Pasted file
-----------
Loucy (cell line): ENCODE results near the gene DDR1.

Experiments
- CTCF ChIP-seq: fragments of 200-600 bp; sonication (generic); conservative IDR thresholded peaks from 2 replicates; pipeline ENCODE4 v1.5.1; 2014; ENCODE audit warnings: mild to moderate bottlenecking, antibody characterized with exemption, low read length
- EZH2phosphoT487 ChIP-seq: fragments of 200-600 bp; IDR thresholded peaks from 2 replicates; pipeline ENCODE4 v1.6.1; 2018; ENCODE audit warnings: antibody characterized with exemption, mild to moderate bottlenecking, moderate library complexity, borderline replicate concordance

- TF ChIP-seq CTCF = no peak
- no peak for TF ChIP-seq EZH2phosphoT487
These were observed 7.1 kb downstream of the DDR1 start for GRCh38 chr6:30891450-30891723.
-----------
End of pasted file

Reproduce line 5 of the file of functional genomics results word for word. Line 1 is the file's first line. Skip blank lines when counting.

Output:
- TF ChIP-seq CTCF = no peak